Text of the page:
Written by: Lilly Watson
NEW YORK, NY, December 7, 2012 – Anita Laffey, the current mental health leader for the Hurricane Sandy New York disaster relief operation, has a tried and true motto when it comes to the importance of staying healthy during a disaster: “Work smarter, not harder.”
The Red Cross responded immediately after Hurricane Sandy made landfall on Oct. 29, mobilizing more than 15,300 trained workers to perform myriad disaster relief services. In more than a month of 15-, 16- and sometimes 18-hour days, very few have succumbed to exhaustion or major illness, but the danger always lurks.
Laffey said Red Cross workers must realize that to take care of others, they have to take care of themselves. “We care so much, or we wouldn’t be here,” Laffey says. “We want to go gung ho and help everyone else, but if we give too much, we burn out and become the people that suddenly need help.”
The two biggest mistakes Laffey said she witnesses are Red Cross workers acting as if they can meet the needs of every affected community by themselves, and neglecting their own care. When it comes to concrete ways Red Cross workers can stay happy and focused during their deployment, Laffey offers five simple tips that everyone can follow:
- Eat well. Getting fast food or skipping a meal might provide a short term solution, but eating healthy and purposefully will provide volunteers with the energy they need to bring outstanding service and emotional support to victims.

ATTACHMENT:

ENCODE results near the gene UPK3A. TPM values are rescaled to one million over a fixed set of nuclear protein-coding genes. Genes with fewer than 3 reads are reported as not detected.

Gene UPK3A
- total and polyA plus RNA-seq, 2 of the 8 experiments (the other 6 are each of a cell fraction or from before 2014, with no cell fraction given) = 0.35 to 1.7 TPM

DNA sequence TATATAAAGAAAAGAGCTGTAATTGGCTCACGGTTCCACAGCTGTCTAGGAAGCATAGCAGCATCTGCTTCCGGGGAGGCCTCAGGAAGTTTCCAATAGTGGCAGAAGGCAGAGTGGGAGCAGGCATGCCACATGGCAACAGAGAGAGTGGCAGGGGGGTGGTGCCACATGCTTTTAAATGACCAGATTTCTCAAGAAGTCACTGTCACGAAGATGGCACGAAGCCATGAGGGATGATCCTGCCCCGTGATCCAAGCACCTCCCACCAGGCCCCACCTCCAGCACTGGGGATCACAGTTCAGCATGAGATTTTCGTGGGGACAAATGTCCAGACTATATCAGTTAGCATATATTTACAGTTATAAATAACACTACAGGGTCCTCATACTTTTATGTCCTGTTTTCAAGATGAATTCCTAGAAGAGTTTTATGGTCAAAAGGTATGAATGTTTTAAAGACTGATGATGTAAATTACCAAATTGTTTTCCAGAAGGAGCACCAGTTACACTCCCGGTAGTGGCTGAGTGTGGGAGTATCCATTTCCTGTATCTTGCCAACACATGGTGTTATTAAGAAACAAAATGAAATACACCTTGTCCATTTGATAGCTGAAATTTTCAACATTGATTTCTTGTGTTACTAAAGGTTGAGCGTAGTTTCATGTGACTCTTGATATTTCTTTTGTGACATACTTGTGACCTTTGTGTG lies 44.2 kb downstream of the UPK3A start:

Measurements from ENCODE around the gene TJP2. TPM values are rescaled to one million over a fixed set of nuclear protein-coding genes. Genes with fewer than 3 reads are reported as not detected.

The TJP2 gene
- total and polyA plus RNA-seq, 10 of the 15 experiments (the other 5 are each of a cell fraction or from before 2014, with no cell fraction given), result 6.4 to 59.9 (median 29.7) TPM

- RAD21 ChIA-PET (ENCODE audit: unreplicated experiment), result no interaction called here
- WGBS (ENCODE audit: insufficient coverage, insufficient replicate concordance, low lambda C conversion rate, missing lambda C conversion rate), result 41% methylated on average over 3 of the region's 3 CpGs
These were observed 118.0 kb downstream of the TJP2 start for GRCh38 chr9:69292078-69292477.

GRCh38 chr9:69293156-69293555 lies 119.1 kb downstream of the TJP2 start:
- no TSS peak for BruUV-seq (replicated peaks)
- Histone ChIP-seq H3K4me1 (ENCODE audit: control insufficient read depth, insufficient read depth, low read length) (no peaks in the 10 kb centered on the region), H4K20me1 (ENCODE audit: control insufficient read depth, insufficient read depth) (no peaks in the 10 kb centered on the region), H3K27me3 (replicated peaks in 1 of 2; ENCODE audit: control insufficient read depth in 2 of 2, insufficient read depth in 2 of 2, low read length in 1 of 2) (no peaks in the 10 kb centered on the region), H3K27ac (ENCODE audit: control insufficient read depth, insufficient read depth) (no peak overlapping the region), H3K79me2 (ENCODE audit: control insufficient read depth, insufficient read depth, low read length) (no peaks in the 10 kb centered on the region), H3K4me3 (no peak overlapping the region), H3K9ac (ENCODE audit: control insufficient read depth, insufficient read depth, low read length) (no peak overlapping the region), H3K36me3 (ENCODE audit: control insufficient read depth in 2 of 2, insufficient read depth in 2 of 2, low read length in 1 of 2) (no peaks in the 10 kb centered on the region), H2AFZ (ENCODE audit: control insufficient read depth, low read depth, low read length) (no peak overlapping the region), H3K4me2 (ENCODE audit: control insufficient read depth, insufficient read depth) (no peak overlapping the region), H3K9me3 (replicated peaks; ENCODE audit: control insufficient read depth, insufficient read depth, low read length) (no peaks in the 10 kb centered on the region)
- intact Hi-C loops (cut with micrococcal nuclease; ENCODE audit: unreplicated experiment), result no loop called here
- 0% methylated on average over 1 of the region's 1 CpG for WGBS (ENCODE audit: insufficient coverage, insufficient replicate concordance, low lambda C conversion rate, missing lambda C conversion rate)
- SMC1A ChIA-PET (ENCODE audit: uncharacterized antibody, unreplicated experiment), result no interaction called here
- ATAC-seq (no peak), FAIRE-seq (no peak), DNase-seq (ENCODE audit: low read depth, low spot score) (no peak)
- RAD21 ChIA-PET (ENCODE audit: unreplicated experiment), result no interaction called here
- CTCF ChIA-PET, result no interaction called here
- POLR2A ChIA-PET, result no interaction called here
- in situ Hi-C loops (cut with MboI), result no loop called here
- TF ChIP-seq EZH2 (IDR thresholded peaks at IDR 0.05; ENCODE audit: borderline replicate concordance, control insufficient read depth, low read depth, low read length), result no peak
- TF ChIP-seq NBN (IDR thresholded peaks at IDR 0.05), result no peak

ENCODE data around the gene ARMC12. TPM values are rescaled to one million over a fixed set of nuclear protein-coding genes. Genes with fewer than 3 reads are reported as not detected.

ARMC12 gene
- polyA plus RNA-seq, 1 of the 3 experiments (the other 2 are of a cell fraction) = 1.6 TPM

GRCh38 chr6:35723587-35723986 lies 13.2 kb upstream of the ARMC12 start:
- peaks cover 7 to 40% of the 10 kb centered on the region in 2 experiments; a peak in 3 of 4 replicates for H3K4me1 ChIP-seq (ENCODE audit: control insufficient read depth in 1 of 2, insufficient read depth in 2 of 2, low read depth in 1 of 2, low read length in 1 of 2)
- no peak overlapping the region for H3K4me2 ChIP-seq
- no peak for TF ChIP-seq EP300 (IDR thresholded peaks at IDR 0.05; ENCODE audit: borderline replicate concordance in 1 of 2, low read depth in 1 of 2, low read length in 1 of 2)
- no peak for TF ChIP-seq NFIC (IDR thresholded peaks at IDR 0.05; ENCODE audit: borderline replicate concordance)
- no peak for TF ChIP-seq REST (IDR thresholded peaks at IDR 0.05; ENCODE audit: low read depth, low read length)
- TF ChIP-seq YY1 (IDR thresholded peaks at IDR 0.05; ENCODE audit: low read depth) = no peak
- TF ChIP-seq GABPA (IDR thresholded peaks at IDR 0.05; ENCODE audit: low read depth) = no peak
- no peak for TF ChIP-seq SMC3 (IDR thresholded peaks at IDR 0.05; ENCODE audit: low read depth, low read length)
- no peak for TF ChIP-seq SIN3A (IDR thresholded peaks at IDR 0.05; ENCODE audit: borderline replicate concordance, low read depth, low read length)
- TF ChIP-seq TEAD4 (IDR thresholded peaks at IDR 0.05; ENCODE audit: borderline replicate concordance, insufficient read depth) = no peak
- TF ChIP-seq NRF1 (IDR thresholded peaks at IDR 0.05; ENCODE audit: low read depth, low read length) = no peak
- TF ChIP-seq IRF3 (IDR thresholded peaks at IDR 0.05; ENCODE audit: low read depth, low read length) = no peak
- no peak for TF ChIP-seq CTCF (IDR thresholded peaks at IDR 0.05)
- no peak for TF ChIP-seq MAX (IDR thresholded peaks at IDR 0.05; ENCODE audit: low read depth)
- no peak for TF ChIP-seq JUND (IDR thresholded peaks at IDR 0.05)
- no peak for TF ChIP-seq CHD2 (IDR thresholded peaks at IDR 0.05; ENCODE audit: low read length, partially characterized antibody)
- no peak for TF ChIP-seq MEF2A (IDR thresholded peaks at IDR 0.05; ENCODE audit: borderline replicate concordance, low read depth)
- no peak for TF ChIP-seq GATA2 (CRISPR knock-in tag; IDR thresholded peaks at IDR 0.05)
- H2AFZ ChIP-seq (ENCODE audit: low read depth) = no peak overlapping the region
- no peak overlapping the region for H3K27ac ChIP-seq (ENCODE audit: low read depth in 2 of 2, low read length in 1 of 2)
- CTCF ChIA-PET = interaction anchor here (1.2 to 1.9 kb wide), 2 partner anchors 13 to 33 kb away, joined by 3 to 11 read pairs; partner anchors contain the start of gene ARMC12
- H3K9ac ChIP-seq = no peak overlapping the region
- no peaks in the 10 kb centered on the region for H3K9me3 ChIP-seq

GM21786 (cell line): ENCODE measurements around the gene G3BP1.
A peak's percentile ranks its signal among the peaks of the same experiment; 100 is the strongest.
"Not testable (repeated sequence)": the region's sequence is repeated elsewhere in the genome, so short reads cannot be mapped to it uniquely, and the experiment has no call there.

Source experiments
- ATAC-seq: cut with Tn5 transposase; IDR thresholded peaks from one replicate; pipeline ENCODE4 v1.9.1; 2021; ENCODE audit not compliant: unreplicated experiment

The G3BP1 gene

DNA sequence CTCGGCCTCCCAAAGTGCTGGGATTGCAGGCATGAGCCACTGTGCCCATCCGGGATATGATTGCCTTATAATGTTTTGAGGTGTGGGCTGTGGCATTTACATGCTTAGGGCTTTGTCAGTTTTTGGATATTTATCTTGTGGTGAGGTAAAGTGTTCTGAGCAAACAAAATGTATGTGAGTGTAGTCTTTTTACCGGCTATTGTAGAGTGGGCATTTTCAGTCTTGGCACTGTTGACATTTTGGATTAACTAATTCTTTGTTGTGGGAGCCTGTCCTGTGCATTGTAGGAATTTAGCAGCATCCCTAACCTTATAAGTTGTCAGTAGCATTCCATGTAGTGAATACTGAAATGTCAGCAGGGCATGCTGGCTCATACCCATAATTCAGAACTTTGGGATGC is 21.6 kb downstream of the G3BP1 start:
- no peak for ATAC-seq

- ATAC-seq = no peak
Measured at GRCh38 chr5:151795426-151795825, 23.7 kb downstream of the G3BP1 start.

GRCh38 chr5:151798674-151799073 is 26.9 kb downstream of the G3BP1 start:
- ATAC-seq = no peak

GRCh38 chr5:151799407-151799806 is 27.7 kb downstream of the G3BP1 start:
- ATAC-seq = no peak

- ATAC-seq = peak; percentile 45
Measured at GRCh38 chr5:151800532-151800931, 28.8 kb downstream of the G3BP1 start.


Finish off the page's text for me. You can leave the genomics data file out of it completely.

- Buddy up. Opening up to a new friend or a supervisor on deployment each day helps someone comfort a volunteer when he or she is having difficulty or experiencing burn-out. “That person can offer sympathy, laugh with you or help you feel proud of your daily accomplishments,” Laffey said.
- Call home. Taking time to process their experiences keeps volunteers from slipping into trauma. Acknowledging the hardships by sharing them with someone encouraging, helps volunteers process them and prepare for the next day.
- Get rest. Volunteers do their best with an extra hour or two of sleep at night. “If you’re fatigued, you’re more accident prone than if you’re driving while intoxicated,” Laffey said. “Plus, if you’re too tired, the logical part of your brain never wakes up and the animal part takes over, causing poor decision making and irrational behavior.”
- Exercise! Exercising may be the last thing volunteers want to do on deployment, but it gives them an energy – and immune system – boost from endorphins. A quick exercise ranges from retrieving something for a team member from the drugstore or deli to adding a few blocks to a walk home at night.
“Instead of thinking that you’re going to come in and change the world in two weeks, focus on coming in and making a strong and positive drop in the bucket,” Laffey said. “Remember, the biggest oceans are made up of a bunch of single drops.”